Monday, August 21, 2006

O, Gothics! Wherefore art thou?

Does anyone miss those good old gothic romances like I do?

The ones where the young (usually orphaned, usually destitute) girl has to move into a big, old (usually creepy) house and there are strange goings-on. And two men. Yes, the good ones always have two men.

I love romances as much as the next romance reader, but as I've gotten older, I've always thought why--why only one man? Why can't she have two? Or even three? (Vicky Bliss has three men after her in Trojan Gold. And my own Victoria Gardella has three very strong men that she contends with in The Rest Falls Away....)

Which is why I like the gothics. The two men usually fit one of two stereotypes: the tall, dark, brooding, often-sarcastic guy, and the handsome, charming, often-blond one.

We're supposed to think the blond guy is The One, because he's so kind and charming. But it's really the brooding guy who saves the day. Sometimes the blond guy is the villain, even. But other times, he's just Not the Right One.

I miss those books. I devoured Barbara Michaels' modern gothics--and still do, still reread them all the time. Why aren't there more books like them now? Is it because there are two men, and in the romance novels world, you're supposed to know who the hero is right away? ('cause in a good gothic, you don't. Not until you're well into the book, and even then you might still not be sure. Michaels' The Love Talker almost had me fooled till the very end.)

I must admit, when I first saw Star Wars at the tender age of...nine or ten, I guess...I fell for Luke Skywalker (the blond, charming guy). (I can't believe I'm admitting this in public!) I was really ticked when Leia said she loved him in Empire Strikes Back instead of Luke. It took me until I was in high school before I "got" Han Solo (the dark, sarcastic one).

But now I understand and love the heros that kind of sneak up on you. I'd like to see more of them. I know there was a line of gothics awhile ago--Candleglow I think it was called, and I did really enjoy Christine Feehan's two that she wrote for the line (Lair of the Lion and The Scarletti Curse), even though they didn't have the two requisite heros. They were lush and sexy and gothicky and suspenseful, and I enjoyed them nevertheless.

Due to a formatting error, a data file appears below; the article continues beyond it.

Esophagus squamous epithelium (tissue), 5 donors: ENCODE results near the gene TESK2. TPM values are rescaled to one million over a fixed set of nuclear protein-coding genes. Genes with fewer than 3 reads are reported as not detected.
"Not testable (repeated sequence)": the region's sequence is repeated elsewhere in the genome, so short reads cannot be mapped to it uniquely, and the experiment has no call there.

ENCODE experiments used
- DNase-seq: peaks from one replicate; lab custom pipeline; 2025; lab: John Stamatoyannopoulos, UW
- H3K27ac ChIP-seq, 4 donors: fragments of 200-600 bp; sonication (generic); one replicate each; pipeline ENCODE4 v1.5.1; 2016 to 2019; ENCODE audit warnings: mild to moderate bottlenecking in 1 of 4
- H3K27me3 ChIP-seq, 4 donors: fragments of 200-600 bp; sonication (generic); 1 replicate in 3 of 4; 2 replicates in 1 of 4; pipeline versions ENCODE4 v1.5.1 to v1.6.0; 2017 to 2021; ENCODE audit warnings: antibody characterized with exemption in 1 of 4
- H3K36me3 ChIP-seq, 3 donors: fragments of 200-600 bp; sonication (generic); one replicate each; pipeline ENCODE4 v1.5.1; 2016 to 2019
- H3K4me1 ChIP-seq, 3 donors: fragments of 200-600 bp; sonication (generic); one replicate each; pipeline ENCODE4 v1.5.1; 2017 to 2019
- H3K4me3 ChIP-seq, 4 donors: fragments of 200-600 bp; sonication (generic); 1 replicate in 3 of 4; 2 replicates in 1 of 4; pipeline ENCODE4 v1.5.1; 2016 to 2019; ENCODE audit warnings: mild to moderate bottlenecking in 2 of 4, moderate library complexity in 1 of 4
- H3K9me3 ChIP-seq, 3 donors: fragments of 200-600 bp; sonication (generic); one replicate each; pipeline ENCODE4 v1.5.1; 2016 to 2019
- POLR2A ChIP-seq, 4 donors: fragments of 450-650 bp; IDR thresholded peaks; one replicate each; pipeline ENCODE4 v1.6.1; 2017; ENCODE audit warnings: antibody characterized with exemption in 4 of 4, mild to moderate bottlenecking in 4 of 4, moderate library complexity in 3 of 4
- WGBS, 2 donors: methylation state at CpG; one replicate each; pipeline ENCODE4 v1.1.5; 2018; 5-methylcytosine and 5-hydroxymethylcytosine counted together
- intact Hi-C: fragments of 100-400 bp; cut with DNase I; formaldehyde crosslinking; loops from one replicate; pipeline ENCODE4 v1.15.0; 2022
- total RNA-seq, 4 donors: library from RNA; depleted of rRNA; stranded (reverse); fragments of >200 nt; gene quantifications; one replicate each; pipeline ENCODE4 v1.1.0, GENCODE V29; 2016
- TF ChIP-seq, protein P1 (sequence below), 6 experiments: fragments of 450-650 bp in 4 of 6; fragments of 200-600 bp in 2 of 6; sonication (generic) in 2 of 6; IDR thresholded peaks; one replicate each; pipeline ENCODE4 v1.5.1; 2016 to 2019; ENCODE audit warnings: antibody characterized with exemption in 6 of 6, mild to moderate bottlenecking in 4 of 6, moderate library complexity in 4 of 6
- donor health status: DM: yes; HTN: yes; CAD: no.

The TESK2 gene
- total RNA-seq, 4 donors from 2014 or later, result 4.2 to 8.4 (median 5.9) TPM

And Eve Silver's Dark Desires was very gothicky in tone and setting, and you weren't really sure the hero was a good guy (well, because he was the hero, you knew he had to be...but he was luscious anyway). I really enjoyed it...but there was only the one hero. (I guess I have a thing for letting the gal have a choice, already!)

But why? Why don't we have any more traditional gothics being published? I hear people talk about how much they loved them....but no one's publishing them. (Or am I missing them?)

Maybe they wouldn't be published in romance, then. Maybe they belong, as Barbara Michaels' books do, in the horror or thriller section.

What do you all think? Any Barbara Michaels fans out there (besides you, Rosario!) Am I missing some good gothics?


Blogger Heather Harper soliloquized...

If a Harlequin Intrigue has an "eclipse" logo on it, I believe it is supposed to be a gothic romance.

I ordered a box load of gothics from the seventies (thin paperbacks) off of ebay and gifted them to a friend who only reads Victoria Holt. She loved them.

Monday, August 21, 2006 4:07:00 PM  
Blogger Colleen Gleason soliloquized...

Hmmm...I'll have to watch for those. I've heard Leslie Wainger, I think it was, say how much she loves gothics.

Monday, August 21, 2006 5:08:00 PM  
Anonymous Eve Silver soliloquized...

Colleen, I'm glad you liked Dark Desires!

Quite a few publishers are putting out books with a gothic sentiment. Pocket published Jennifer St. Giles (Mistress of Trevelyan - a great gothic!). I think Ms. St. Giles had now moved to St. Martin's. Lydia Joyce has a gothic tone (I think NAL publishes her). Berkley has gothic authors (Donna Birdsell's books, while not purely gothic, have that element).

As to the two heroes, they actually aren't a convention of the gothic in the truest sense, though gothic romance often popped up with the choice. Gothic literature is known for having the dark, mysterious undertone; the ancient and frightening castle as setting (often with hidden passages); the hint of a possible paranormal element; the heroine in jeopardy; the villain; the dark hero who is isolated, often a rebel or a social outcast.

I love gothics, LOL!

Tuesday, August 22, 2006 1:17:00 PM  
Blogger Rene soliloquized...

I cut my teeth on Victoria Holt. Phyllis A. Whitney also wrote some great gothics.

Dorchester had the Candleglow series (I think that was what it was called) which were supposed to be gothics but I didn't care for them.

Lydia Joyce's books do have a gothic tone to them but the sensibilities are different from the traditional sense.

Wednesday, August 23, 2006 12:54:00 AM  

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